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HindustanTimes Sat,02 Aug 2014

Blasts spurred sea change in cop force

Debasish Panigrahi, Hindustan Times  Mumbai, March 22, 2013
First Published: 01:40 IST(22/3/2013) | Last Updated: 01:41 IST(22/3/2013)

The 1993 serial blasts not only affected the socio-economic and community fabric of the city — it brought about a paradigm shift in the law and order scenario as well.

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It was just when the police had equipped itself to face the challenges of a more vicious underworld, flush with drug money and automatic weapons, that the blasts upset their whole game plan. It suddenly exposed the force with a challenge it had never faced before — terrorism, sponsored from across the border, executed with the help of underworld foot soldiers.

“Suddenly, the meek-looking underworld, or a particular faction of it, metamorphosed into a colossal enemy,” said former assistant commissioner of police (ACP), crime, Shankar Kamble. He added that the use of RDX in the blasts, which was a foreign concept to policemen then, suddenly brought home a danger that was never comprehended. “We had earlier faced the Punjab terrorism menace in the city. But the blasts were different,” Kamble revealed.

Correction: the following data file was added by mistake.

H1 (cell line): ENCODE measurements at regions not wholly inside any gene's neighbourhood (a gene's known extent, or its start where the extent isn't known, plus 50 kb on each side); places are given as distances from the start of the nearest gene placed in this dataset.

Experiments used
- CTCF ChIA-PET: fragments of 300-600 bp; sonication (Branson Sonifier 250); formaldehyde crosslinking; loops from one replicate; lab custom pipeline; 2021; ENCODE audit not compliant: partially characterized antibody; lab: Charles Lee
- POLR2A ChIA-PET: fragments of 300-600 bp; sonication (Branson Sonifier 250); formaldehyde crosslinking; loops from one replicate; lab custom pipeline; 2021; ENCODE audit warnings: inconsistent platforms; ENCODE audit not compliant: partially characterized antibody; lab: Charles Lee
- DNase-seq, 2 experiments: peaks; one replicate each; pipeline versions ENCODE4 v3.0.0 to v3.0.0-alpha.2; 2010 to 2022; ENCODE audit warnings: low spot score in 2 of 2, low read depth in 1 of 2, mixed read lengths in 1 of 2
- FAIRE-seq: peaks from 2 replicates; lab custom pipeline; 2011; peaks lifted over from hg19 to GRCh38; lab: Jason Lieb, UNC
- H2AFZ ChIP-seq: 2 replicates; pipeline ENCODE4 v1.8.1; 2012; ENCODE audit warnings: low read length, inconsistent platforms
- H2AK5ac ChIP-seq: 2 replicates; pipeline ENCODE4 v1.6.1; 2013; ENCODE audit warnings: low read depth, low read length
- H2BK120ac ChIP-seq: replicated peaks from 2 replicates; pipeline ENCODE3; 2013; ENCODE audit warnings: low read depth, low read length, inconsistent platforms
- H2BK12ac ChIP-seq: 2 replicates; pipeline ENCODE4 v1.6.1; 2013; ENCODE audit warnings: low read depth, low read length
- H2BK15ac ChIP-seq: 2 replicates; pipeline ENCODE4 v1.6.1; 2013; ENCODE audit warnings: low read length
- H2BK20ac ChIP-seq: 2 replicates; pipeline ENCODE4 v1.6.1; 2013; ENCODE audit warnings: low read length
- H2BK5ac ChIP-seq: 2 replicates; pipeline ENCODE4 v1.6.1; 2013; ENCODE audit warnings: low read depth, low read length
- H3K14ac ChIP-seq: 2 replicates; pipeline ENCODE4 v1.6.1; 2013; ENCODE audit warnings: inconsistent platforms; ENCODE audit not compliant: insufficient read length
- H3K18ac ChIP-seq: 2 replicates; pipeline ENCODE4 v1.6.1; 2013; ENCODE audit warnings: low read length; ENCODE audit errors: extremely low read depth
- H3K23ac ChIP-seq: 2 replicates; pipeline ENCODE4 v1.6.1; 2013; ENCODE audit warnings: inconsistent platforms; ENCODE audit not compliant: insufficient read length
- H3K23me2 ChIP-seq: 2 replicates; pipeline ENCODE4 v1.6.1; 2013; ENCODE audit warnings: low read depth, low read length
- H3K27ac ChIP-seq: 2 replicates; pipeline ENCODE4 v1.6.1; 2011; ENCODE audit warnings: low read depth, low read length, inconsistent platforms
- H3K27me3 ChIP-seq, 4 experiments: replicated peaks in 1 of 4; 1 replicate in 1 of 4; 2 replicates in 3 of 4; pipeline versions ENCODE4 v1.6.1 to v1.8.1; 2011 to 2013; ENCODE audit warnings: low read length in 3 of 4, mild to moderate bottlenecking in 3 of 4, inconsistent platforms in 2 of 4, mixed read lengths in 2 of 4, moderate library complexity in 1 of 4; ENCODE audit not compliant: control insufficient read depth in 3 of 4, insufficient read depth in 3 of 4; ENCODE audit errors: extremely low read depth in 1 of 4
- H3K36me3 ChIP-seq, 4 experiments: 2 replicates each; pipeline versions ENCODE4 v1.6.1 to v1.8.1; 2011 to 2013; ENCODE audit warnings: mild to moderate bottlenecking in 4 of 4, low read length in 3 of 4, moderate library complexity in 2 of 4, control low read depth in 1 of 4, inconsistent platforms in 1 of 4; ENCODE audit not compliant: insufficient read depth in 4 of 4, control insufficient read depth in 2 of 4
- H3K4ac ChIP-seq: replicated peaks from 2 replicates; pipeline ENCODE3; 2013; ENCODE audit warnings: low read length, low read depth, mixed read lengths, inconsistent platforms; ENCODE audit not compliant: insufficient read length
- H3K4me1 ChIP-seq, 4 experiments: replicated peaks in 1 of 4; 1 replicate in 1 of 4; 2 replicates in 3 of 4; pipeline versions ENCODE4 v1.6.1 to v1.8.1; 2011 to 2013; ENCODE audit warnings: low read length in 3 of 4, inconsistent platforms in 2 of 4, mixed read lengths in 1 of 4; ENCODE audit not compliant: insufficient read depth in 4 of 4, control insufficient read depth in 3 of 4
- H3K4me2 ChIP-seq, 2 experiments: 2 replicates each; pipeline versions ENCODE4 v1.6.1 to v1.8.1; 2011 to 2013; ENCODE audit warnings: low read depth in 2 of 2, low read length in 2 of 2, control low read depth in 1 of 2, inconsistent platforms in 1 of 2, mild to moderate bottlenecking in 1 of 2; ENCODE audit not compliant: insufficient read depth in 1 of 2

He said the police were burdened with another problem soon after the blasts. There was a vertical split in the Dawood gang along communal lines, with Chhota Rajan parting ways and forming his own outfit to rival the former. “While on one hand, the advent of terrorism gave us a new challenge, the gang rivalry required separate attention,” Kamble added.

Former ACP Suresh Wali-Shetty, one of the key investigators of the 1993 serial blasts case, said the division of gangs also had its repercussions felt on the informant network and force as well. “Even the police force got divided on gang lines. While bloody street fights erupted between the rivals, the divided force started picking up targets based on gang loyalty,” he added.

However, the police began hammering the underworld, or a particular faction, as the blast investigations exposed its ties with the cross border spy agencies. The blasts, both Wali-Shetty and Kamble agreed, heralded in a new era of Centre-state agency co-ordination in intelligence sharing and gathering. “We procured many new gadgets and weapons and began preparing ourselves in counter terrorism methods,” he said.

The shift in attention had its pitfalls too. “Our IPS officers became obsessed with terrorism, or countering the same, and, as a result, other crimes were neglected and shot up,” he said.

Kamble said the police today are too dependent on “electronic surveillance”.


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